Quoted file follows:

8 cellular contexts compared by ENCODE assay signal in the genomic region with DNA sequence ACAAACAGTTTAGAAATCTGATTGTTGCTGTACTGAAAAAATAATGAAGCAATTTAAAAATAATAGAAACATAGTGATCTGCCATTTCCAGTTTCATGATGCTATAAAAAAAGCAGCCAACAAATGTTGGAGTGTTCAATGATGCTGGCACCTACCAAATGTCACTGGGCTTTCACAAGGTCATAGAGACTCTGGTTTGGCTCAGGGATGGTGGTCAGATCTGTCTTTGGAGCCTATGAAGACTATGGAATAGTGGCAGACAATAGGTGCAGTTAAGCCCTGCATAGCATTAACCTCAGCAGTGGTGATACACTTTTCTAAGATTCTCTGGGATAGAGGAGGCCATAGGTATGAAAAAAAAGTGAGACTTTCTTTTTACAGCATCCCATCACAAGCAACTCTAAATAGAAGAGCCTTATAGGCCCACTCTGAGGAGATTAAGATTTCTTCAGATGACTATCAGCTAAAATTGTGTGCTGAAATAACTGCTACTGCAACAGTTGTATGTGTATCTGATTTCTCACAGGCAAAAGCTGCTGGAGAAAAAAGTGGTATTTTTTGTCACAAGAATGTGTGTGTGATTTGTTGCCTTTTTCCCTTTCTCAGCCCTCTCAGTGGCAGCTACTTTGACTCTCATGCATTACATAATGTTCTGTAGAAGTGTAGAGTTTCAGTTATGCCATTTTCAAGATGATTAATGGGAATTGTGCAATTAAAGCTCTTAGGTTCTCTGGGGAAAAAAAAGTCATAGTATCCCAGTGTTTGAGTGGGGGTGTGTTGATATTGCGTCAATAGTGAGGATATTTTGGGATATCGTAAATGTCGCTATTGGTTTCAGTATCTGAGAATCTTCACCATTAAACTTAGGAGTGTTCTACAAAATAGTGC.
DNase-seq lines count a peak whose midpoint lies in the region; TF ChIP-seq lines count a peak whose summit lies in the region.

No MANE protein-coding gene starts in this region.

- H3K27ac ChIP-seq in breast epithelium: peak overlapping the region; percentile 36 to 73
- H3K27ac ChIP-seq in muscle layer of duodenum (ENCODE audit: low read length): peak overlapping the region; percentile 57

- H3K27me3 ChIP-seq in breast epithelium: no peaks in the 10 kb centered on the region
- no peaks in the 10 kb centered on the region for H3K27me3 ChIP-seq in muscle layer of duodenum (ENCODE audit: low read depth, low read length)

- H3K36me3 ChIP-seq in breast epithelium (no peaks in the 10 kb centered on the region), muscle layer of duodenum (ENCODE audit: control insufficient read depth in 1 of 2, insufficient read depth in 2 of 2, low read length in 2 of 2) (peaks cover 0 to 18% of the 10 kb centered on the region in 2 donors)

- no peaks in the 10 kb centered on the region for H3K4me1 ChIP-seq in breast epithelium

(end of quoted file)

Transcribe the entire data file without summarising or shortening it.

8 cellular contexts compared by ENCODE assay signal in the genomic region with DNA sequence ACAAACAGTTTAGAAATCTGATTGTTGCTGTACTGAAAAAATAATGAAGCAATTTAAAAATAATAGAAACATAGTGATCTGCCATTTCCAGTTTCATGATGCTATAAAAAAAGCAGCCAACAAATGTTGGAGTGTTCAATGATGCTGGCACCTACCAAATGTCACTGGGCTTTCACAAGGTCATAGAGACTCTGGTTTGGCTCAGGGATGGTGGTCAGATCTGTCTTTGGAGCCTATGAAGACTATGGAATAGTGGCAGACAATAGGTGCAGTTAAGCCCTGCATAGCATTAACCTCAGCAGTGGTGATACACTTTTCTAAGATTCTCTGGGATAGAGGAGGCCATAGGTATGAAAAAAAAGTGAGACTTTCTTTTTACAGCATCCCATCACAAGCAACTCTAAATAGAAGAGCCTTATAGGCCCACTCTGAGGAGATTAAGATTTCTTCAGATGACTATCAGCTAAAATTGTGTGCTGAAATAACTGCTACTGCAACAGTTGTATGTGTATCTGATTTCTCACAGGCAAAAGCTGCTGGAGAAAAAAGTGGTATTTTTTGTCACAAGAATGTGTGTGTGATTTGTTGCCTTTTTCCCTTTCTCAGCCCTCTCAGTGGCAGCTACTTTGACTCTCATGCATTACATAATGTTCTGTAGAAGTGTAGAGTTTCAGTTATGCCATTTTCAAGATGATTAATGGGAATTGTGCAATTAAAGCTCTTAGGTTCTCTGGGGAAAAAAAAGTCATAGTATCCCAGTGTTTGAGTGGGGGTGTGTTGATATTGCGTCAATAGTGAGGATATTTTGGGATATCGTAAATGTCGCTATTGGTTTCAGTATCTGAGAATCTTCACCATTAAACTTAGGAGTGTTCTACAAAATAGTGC.
DNase-seq lines count a peak whose midpoint lies in the region; TF ChIP-seq lines count a peak whose summit lies in the region.

No MANE protein-coding gene starts in this region.

- H3K27ac ChIP-seq in breast epithelium: peak overlapping the region; percentile 36 to 73
- H3K27ac ChIP-seq in muscle layer of duodenum (ENCODE audit: low read length): peak overlapping the region; percentile 57

- H3K27me3 ChIP-seq in breast epithelium: no peaks in the 10 kb centered on the region
- no peaks in the 10 kb centered on the region for H3K27me3 ChIP-seq in muscle layer of duodenum (ENCODE audit: low read depth, low read length)

- H3K36me3 ChIP-seq in breast epithelium (no peaks in the 10 kb centered on the region), muscle layer of duodenum (ENCODE audit: control insufficient read depth in 1 of 2, insufficient read depth in 2 of 2, low read length in 2 of 2) (peaks cover 0 to 18% of the 10 kb centered on the region in 2 donors)

- no peaks in the 10 kb centered on the region for H3K4me1 ChIP-seq in breast epithelium